As the market downturn continues and terminal demand remains weak, Samsung, SK Hynix and Micron have taken production reduction measures to control the decline of memory prices by quantity pricing.
Recently, the market channel received a notice from Micron that DRAM and NAND Flash will not accept inquiries below the current price from May.
Not all memory, but low-cost particles, TrendForce says. Inventory is still high part, the decline cannot avoid.
The channel operator said it had been informed by Micron's consumer components department that DRAM and NAND Flash would not accept lower price inquiries from May, indicating that Micron would not follow up with price cuts.
Samsung has also told its distributors that it will no longer offer products at below - quote prices, and the original manufacturer appears to be making a bottom line.
This strategy is targeted at spot prices, but the stabilization strategy has the opportunity to gradually expand into the contract market.
TrendForce refers to the contract market. Although DRAM suppliers actively cut production, the output bit volume did not achieve effective convergence in the second quarter, and the contract price fell more than 15% in a quarter than expected. It is also observed that there is a strong wait-and-see atmosphere at the OEMs side.
As demand outlook is not good, the buyer is still more passive.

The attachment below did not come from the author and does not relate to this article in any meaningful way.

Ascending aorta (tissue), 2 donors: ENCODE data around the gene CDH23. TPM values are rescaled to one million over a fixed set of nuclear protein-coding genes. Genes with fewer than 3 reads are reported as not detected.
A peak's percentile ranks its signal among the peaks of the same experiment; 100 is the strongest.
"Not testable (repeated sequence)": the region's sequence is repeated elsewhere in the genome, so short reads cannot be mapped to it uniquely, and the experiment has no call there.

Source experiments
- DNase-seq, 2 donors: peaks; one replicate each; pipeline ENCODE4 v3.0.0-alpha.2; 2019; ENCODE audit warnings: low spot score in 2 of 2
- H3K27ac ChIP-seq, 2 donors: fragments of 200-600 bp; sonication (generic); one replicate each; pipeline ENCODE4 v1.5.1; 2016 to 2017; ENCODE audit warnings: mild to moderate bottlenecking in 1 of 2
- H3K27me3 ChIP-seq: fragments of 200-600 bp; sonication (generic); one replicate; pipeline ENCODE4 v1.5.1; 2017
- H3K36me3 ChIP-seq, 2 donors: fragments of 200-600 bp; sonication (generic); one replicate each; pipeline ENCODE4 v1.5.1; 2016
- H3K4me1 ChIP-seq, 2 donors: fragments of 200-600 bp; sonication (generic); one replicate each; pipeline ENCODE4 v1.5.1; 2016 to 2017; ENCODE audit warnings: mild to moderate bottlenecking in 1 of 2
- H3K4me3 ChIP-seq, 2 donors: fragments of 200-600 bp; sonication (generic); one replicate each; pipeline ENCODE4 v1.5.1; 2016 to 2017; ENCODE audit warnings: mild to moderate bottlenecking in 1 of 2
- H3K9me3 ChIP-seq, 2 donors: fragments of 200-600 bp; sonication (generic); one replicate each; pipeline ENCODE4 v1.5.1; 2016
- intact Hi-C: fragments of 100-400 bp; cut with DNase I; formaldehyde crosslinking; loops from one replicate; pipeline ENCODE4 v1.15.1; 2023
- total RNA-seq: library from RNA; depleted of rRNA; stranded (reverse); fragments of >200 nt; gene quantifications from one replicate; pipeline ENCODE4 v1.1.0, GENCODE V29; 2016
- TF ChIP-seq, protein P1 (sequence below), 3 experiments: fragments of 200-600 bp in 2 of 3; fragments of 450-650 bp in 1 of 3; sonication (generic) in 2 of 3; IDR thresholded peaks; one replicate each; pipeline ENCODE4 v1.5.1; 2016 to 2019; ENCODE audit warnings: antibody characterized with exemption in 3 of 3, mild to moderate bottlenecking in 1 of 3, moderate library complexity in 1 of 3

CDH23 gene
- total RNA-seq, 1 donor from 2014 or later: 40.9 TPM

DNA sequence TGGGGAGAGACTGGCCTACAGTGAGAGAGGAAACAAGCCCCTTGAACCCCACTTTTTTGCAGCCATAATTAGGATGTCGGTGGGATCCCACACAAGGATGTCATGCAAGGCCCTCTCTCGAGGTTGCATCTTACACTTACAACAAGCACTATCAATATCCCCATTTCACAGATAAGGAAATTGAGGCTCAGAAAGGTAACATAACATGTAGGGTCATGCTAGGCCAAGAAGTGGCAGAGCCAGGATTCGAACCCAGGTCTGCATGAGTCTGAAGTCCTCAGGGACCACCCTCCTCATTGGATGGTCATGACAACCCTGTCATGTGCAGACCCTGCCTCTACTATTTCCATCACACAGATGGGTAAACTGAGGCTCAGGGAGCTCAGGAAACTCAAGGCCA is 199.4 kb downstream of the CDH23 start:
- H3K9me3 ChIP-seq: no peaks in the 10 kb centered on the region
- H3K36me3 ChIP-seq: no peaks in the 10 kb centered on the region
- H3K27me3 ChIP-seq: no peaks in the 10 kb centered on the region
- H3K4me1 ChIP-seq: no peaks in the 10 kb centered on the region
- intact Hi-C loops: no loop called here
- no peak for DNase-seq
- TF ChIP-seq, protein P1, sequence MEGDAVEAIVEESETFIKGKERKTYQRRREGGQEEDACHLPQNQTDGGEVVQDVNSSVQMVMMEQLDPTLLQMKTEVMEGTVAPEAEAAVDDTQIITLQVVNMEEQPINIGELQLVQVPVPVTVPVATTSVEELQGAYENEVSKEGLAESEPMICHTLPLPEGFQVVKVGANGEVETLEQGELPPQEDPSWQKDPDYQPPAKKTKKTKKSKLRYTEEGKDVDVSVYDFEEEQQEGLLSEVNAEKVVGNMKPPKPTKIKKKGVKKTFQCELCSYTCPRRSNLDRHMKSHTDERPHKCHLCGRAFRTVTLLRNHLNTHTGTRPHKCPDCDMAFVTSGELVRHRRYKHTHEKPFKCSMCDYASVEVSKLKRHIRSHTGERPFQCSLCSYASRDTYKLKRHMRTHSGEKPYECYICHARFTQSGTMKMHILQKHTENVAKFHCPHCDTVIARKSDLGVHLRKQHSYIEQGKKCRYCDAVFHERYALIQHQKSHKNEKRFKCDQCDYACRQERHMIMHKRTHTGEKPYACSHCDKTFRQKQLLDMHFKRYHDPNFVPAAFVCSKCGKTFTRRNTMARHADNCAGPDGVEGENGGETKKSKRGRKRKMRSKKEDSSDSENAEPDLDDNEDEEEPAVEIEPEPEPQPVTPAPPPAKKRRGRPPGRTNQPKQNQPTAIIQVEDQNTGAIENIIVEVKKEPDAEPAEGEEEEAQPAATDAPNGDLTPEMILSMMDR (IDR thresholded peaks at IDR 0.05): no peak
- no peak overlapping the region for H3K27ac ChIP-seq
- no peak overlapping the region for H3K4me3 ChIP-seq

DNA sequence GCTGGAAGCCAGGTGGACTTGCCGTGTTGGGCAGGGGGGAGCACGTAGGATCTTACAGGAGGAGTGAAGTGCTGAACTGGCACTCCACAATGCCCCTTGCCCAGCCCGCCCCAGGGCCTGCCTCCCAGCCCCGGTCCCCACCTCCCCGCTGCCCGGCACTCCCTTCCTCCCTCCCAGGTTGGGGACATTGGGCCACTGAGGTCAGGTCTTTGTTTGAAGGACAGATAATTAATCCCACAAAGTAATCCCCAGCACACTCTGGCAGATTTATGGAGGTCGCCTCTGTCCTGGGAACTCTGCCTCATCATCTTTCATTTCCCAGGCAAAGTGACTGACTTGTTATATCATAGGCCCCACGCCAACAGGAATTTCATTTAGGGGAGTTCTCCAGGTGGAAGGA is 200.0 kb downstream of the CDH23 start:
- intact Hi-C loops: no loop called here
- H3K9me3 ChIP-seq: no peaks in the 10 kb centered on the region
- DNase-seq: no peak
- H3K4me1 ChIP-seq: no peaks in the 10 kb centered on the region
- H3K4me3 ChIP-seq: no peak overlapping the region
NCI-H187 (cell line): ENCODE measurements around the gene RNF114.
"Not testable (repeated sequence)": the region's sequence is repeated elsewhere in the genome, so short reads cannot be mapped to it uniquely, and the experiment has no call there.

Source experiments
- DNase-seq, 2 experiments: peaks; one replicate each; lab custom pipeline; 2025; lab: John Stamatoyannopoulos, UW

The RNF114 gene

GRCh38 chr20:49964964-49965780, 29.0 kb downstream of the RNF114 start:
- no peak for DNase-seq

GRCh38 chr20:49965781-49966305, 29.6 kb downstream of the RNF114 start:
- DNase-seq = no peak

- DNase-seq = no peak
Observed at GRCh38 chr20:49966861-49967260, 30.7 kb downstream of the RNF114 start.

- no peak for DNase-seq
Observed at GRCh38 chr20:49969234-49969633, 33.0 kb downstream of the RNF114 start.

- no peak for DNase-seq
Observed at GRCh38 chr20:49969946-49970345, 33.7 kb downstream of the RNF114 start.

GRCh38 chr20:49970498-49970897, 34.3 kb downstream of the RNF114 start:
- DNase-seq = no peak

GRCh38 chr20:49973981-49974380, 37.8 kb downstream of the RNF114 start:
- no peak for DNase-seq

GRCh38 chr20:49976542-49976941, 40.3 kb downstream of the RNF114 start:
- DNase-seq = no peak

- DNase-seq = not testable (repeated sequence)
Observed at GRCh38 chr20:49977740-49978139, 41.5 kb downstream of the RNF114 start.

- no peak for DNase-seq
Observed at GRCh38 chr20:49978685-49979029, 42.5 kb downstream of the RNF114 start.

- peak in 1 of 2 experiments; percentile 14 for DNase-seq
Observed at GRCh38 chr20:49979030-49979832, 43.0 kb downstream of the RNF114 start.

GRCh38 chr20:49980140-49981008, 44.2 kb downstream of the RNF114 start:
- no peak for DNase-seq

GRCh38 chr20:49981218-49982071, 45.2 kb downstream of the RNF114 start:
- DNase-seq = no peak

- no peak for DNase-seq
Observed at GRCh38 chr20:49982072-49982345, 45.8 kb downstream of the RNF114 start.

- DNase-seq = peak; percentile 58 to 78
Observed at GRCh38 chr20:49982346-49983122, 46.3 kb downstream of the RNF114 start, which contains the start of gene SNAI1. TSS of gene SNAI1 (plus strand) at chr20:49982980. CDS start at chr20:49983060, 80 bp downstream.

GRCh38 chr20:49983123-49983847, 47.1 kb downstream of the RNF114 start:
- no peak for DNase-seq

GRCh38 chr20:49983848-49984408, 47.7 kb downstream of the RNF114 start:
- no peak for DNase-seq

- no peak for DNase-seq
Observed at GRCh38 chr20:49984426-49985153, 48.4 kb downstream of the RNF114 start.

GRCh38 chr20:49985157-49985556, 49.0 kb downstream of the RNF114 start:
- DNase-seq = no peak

The spot market was slightly higher this week on Micron's Spectek sub-brand, especially as the lower price granules indicated no more price cuts.
The spot market is stagnant, similar to the wait-and-see mentality of the contract market.
Suppliers have already entered a period of deep losses and it is necessary to keep cutting production to avoid another price collapse.
DDR4 prices are still falling due to high inventory and weak demand. DDR5 supply by PMIC compatibility event crowding out limit contraction, spot prices rose trend.
Is the worst over for memory chips?
The world's top memory chip makers, battling the worst industry downturn in more than a decade, said the worst may soon be over as customers return and production cuts and investment help tackle a supply glut, the Wall Street Journal reported.
Samsung Electronics Co said on Thursday it expects demand for memory chips to gradually recover in the second half of the year after a long decline, after reporting a US $3.4 billion operating loss at its semiconductor unit in the first quarter.
Samsung, the biggest maker of memory chips, expressed optimism that customers would start buying again as its inventory was now depleted and manufacturers were preparing to launch new smartphones and PCS later this year.
A day earlier, SK Hynix, the world's second-largest maker of memory chips used in everyday electronics and data servers, expressed a similar view of a second-half recovery.
Inventory held by customers fell in the first three months of the year, creating room for them to start buying again, while the impact of suppliers' production cuts will also start to be felt, the company said.
"The memory market is still in a difficult state and seems to be bottoming out," Kim Woo-hyun, SK Hynix's chief financial officer, said on Wednesday.
"We expect improvement in the first half," he added on the company's earnings call.
The semiconductor industry as a whole has been grappling with its worst downturn in years, after a pandemic-induced technology buying spree that boosted sales.